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LOCAL News :: Education : Indymedia : Media

How to use this site: Indymedia workshop held in Fredericksburg

Tonight, at 9pm, a group of people gathered at the University of Mary Washington to discuss the global independent media movement in general as well as how the Richmond Indymedia site in particular works. This article was written live during that workshop.
Participants viewed the two main publishing forms on the Richmond Indymedia site. One for links to articles posted online by the commercial press:


...and one for original articles and announcements:


Sylvia came to the meeting because she is interested in alternative forms of media. She has had no prior experience of the site.

Jacob said he finds the site interesting and has been aware of the site for about five years. He wants to be more involved.

Phillipe has written for the site before, a book review on the IWW last September. Normally uses the DC indymedia site, but thinks he should learn to use the Richmond site more now that he lives deep in the heart of the South.

Manda, Jackie, and James, three facilitated (all three are RVA IMC Editorial Collective members). Manda has been writing for the site and recently joined the collective. She has been promoting use of the site locally. She's interested in seeing the site get more use by people outside Richmond. Jackie is part of the editorial collective, but she does not write for the site. Instead she wants to focus on community outreach. James is typing this article.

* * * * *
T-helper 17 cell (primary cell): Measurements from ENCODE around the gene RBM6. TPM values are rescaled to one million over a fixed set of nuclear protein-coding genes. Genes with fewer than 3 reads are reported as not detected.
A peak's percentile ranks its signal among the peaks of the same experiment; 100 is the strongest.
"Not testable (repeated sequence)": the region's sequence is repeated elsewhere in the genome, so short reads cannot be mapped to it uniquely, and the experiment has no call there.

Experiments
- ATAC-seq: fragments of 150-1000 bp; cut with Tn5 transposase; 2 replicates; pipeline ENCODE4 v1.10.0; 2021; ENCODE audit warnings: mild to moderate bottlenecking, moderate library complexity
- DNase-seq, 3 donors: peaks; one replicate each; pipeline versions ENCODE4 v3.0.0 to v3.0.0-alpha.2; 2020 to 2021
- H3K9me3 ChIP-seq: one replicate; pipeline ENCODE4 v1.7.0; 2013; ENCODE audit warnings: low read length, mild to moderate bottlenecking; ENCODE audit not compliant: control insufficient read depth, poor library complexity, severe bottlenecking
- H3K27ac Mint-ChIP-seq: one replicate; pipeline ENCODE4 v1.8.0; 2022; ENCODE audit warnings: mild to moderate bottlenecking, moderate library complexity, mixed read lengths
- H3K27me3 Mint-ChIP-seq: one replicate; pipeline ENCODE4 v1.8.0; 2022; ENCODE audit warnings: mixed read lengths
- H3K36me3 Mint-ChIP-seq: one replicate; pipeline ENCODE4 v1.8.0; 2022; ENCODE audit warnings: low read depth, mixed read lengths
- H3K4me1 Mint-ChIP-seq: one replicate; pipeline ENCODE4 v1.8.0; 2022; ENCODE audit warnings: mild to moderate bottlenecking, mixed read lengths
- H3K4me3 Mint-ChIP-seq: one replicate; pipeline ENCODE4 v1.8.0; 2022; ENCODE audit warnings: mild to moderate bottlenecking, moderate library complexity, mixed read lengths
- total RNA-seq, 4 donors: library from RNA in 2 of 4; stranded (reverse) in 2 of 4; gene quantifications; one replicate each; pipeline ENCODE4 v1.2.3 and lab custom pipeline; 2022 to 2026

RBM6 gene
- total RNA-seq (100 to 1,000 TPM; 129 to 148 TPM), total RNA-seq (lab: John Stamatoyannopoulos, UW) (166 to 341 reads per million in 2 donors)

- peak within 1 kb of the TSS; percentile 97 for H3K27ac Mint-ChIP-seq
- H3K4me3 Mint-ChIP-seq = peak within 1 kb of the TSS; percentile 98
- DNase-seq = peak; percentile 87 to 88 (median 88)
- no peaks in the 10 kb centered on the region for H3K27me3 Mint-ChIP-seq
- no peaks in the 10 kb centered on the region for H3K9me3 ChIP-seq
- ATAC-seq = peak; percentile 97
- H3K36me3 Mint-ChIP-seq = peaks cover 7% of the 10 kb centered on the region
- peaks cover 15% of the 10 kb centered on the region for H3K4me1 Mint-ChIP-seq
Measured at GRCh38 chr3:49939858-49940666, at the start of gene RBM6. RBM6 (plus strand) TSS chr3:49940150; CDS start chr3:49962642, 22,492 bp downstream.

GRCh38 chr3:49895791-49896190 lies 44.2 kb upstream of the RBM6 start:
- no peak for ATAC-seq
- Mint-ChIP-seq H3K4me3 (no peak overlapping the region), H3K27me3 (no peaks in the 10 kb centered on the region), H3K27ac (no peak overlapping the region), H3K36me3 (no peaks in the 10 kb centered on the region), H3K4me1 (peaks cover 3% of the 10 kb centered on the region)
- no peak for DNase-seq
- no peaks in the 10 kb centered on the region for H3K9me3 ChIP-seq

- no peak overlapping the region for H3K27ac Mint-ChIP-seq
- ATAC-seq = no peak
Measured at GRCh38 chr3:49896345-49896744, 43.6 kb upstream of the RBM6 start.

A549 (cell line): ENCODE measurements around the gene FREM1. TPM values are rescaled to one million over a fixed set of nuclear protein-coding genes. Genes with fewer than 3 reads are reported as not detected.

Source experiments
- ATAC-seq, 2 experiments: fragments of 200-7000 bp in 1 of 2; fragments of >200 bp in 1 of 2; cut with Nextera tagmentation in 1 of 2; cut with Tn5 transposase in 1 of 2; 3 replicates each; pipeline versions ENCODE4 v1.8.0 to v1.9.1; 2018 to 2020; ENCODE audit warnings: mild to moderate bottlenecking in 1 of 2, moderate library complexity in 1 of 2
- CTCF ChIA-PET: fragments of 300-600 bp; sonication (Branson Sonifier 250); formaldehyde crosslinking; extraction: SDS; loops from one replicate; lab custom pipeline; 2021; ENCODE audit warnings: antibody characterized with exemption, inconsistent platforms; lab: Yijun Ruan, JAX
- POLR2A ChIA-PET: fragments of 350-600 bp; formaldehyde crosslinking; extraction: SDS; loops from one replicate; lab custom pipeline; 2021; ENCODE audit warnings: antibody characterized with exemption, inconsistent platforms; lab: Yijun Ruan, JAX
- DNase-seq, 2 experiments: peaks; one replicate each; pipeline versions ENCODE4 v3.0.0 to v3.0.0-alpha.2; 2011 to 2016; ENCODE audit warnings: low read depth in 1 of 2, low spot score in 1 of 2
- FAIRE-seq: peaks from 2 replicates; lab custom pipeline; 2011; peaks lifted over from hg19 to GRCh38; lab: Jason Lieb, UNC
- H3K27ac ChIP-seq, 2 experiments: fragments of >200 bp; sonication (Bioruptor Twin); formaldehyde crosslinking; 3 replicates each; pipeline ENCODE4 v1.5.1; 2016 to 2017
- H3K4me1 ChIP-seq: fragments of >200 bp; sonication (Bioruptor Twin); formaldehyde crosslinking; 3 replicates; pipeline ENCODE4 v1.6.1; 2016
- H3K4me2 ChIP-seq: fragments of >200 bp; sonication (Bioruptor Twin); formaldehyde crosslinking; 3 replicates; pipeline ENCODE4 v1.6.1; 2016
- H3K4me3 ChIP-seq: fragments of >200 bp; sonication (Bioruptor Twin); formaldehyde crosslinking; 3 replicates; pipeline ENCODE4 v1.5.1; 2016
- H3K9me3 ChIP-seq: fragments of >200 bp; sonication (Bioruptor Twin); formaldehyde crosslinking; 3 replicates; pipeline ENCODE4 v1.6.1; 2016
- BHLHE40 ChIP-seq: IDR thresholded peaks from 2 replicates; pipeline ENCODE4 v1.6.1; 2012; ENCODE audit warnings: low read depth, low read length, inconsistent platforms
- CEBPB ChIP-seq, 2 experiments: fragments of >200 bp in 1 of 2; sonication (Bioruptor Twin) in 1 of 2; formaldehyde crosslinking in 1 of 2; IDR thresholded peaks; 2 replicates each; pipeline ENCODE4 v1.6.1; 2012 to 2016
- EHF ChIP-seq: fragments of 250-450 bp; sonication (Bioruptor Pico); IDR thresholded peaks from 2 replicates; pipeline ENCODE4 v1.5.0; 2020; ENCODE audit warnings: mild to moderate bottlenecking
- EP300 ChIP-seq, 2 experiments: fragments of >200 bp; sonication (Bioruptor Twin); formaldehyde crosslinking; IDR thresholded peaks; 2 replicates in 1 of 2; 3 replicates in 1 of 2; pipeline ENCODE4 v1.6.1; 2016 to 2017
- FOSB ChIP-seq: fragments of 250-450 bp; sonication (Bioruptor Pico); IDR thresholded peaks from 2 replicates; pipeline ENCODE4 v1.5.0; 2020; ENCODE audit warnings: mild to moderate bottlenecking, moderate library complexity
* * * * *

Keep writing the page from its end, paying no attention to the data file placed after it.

The workshop focused on gathering and answering questions from attendees. Suggested topics for discussion included: how to post articles, ideas for topics, critiques of Indymedia, how articles become features in the center column, the history of indymedia in general.

Manda described the DIY activism origins of the Indymedia movement and how the first site arose as part of planning for the 1999 Seattle WTO Protests. That site became a catalyst for others all around the world after the WTO protests got sustained, extended, and very distorted coverage in the corporate media. The Seattle site got 1.5 million hits or more in the days after police attacked protestors. The excitement, outrage, and sense of possibility generated in Seattle helped launch a global movement. There are now 149 sites in 45 countries. The Richmond site was established in October 2000.

Jackie described criticisms of the Indymedia movement that have emerged in the years since the WTO protests. The biggest complaint has been that the audience is too narrow, a self-selected group segregated from the general populace by the digital divide. Another criticism is that the site is too focused on lefty perspectives. "But crazy rightwing people do show up on the site... they just have nothing to say but kill kill kill," Jackie said.

What is needed, Jackie said, is more investigative reporting and informed commentary. She also told the room that there is too much cut-n-paste material from the corporate media.

Jacob emphasized the fact that the sites have a great deal of "protest" reporting and that that might make it difficult for some readers to become writers, feeling that the site is "not for me."

Participants were asked what sort of stories the site should cover. Suggestions were more writing about the living wage campaign at UMW, especially talking with workers here. Another suggestion was the Rappahannock Domestic Violence Center, the local homeless shelter, and local independent shop-keepers. Reviews of films... concerts...

The room agreed to do another workshop early next year, tentatively Jan 25, 2006 @ 9pm in Monroe Hall at the University.

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